How and why do we want to solve a problem?

All of us seems to have a growing number of problems all the time and we all seem to want to find a solution for it. We want to make the problems go away but we don’t often think about the issue in relation to other things. This is because we are wired to think in a limited capacity from our formative years so that we only think about an issue in isolation. If for example, we were asked to solve a question at school on how far one would have to walk diagonally across the park given its length and width, we would use a formula and then be done with it. However, it is not often that more critical and engaging questions are asked about the situation which hinders our ability to be forward thinking. Simply put, we are told to do something and we do it.

The broader picture however is much more complicated. For example, we can’t find the answer to the dynamics of a country’s borders on a map. On the ground, it tends to be much more intricate in that there could be fences, rivers, bridges and/or checkpoints which are not accounted for on the map. When we actually try to understand such things with such a simplistic method, we forget that we are actually looking at a much broader picture. We cannot truly know what it really looks like just by looking at one side of things.

This method is unfortunately the same way in which we go about our daily lives. Whether it be business, education or even life, we do not often seem to want to look past the first perception that we have. Of course, we lead increasingly busier lives but it does not mean we have to ignore the many other factors out there. If it is happiness and contentment that we are trying to achieve by solving issues, simplifying them means that we simplify our own lives and in effect, ignore larger problems while just trying to get by.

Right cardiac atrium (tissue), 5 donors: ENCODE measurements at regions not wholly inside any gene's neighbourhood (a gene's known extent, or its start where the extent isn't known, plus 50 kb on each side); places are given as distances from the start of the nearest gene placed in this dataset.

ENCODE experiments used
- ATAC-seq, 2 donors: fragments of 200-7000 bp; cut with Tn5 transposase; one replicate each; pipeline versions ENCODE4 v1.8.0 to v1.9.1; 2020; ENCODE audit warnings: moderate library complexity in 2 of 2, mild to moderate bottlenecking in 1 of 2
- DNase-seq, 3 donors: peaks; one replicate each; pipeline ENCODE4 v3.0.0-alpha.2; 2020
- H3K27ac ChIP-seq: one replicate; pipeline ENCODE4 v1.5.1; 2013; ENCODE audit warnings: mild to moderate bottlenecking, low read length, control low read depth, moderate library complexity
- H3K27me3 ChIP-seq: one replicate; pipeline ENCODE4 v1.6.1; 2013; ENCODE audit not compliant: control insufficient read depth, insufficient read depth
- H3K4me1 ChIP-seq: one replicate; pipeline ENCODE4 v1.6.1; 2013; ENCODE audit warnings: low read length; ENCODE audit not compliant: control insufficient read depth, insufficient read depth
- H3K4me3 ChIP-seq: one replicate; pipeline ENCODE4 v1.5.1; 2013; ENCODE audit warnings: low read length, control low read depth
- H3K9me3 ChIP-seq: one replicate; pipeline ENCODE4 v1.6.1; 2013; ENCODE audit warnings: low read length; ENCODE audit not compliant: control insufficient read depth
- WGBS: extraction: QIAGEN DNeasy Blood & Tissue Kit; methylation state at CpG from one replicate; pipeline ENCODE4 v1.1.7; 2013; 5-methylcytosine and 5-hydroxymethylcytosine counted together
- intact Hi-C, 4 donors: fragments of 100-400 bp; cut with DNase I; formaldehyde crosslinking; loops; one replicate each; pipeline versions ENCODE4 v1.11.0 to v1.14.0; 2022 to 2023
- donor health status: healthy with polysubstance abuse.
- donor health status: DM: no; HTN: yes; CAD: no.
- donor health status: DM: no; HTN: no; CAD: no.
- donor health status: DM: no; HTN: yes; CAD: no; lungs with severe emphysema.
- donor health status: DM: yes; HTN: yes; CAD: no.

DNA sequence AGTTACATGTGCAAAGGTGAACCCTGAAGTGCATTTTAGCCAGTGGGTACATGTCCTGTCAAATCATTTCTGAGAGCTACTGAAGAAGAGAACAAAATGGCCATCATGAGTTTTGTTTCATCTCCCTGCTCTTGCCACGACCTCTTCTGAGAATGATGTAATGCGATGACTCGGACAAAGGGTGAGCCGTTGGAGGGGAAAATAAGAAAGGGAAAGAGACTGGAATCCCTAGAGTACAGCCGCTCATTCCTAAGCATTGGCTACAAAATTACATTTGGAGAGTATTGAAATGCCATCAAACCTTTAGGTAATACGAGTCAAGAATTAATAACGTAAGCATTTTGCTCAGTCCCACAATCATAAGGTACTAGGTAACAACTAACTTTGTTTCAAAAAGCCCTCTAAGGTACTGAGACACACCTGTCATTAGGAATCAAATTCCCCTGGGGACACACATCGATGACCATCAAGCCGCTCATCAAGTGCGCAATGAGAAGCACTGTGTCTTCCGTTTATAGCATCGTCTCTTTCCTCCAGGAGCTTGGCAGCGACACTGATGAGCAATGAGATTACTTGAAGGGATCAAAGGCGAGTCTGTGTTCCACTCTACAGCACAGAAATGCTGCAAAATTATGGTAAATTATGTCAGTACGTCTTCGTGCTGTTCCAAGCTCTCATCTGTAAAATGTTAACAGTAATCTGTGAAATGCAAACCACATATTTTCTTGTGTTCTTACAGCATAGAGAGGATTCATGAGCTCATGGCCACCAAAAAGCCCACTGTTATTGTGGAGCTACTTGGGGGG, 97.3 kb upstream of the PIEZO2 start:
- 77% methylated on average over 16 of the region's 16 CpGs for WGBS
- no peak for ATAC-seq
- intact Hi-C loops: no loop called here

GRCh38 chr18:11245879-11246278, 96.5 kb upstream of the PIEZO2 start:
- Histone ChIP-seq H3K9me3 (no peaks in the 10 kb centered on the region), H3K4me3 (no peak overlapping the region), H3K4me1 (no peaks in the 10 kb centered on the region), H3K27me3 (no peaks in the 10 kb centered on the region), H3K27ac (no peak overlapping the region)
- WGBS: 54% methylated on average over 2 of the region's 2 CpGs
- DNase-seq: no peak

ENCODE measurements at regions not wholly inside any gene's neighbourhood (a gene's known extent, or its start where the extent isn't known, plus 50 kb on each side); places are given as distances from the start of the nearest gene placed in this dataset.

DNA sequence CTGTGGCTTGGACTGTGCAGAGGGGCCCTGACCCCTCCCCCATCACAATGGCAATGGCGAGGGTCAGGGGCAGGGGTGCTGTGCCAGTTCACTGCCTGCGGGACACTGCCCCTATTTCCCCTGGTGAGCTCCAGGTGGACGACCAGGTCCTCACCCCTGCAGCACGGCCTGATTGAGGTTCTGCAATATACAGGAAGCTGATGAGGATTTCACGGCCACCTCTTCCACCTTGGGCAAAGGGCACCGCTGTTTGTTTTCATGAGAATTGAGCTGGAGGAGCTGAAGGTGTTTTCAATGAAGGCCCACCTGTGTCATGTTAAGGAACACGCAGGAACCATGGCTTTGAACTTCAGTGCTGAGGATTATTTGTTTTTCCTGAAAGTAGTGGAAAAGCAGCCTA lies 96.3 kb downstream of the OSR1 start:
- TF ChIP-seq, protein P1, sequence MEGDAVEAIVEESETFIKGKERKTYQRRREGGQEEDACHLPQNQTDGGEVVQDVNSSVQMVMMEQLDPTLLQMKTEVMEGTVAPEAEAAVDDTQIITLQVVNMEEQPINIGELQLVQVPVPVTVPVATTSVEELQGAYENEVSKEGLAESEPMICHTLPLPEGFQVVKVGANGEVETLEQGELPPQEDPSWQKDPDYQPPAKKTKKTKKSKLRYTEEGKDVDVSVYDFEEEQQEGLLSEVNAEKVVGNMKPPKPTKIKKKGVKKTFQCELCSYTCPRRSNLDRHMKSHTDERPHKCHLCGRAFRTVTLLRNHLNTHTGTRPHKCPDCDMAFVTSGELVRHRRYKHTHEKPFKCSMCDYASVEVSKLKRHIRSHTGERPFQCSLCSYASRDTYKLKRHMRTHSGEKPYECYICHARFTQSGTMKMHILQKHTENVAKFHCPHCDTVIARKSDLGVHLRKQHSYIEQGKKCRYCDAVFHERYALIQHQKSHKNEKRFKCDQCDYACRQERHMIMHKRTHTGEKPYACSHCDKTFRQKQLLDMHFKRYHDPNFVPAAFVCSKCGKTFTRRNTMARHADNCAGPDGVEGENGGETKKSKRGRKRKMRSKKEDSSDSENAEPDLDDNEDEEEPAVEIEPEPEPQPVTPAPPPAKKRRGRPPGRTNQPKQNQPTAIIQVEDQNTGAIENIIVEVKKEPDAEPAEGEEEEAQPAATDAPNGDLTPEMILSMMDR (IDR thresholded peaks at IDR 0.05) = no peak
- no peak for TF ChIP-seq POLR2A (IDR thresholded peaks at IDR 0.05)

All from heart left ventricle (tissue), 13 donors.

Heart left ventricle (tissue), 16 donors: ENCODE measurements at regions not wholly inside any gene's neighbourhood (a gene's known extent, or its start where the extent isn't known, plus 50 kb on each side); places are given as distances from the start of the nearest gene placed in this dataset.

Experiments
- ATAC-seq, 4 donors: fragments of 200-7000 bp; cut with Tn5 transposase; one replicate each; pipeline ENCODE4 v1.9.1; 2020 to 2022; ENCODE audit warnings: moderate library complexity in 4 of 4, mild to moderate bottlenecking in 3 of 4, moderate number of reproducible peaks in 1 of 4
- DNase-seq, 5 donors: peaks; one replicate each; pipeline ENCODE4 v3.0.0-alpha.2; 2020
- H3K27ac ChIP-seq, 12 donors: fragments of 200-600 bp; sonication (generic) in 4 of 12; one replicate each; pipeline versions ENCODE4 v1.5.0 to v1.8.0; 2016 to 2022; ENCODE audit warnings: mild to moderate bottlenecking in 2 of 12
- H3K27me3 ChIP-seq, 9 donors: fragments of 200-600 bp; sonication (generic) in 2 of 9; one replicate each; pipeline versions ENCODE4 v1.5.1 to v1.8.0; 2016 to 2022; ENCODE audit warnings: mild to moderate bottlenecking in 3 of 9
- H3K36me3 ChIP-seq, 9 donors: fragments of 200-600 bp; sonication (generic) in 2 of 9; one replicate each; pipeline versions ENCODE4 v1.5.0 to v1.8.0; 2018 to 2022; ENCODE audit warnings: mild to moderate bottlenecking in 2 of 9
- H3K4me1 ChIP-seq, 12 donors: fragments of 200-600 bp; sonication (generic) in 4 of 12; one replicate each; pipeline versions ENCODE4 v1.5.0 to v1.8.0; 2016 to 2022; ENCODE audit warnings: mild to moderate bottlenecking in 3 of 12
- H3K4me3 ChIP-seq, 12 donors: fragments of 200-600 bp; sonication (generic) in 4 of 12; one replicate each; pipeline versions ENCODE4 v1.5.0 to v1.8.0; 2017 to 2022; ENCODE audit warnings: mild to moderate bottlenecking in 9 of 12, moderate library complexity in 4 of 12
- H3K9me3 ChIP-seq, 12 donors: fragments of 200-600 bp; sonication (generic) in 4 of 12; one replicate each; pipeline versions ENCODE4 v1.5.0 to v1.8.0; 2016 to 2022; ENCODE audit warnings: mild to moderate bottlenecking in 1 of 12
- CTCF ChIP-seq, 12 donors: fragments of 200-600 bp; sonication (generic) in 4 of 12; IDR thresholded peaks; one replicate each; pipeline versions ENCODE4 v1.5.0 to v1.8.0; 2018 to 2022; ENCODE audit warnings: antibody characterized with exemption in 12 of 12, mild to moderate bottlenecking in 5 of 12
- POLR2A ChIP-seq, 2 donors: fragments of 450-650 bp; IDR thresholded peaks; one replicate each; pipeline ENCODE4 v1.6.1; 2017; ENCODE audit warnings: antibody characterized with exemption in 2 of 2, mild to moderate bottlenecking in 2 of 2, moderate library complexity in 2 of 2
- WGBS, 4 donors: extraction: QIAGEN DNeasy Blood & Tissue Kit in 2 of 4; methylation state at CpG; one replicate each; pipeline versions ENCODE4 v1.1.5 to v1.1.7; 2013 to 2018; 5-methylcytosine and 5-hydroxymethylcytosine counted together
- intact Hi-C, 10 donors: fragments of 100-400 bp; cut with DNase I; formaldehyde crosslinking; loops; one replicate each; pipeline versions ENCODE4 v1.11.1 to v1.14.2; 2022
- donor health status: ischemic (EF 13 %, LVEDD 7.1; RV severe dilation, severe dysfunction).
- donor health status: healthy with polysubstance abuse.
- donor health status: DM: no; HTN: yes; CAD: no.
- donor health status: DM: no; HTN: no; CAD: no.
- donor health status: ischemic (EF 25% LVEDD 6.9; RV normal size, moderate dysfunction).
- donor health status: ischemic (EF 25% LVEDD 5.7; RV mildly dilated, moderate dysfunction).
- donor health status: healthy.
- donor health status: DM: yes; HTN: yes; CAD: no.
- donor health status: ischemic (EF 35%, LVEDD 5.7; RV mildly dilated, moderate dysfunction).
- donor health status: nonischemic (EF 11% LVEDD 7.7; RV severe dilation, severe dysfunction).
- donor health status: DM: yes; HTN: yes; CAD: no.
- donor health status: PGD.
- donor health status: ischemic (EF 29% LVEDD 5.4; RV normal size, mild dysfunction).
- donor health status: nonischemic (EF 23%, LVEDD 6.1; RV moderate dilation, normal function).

Despite this, we can change our ways. If we begin to bring together all the relevant factors of a given problem we can see it in a whole new light and potentially gain a greater happiness. Happiness is not defined by who we are or what we do but what we know. It is determined by our knowledge and by implication: wisdom regarding our lives. For instance, having a choice of pursuing a hobby or maintaining a social life could be justified by drawing up a set of pros and cons. However, it is not just these two factors that are relevant. It is also about who this affects (Friends? Family?), how it affects them (How close are they to you?), your own ambitions (is it a career move or simply to take time off?) and how you justify whether the hobby was successful (when it replaces your income or whether it makes you feel good about yourself). These are not easy factors to take into account but the point is not to simply solve all of your problems at once. Actually, the point is to begin to acknowledge the factors that are relevant and see how they all work together. If we can connect the dots, things begin to make sense and that means we are wiser and more knowledgeable about our lives. This in itself means we can generally be calmer, more coherent, aware, content and joyful. It also means that if a new issue arises, we are able to understand to a greater extent its relevance and the actions required to solve it.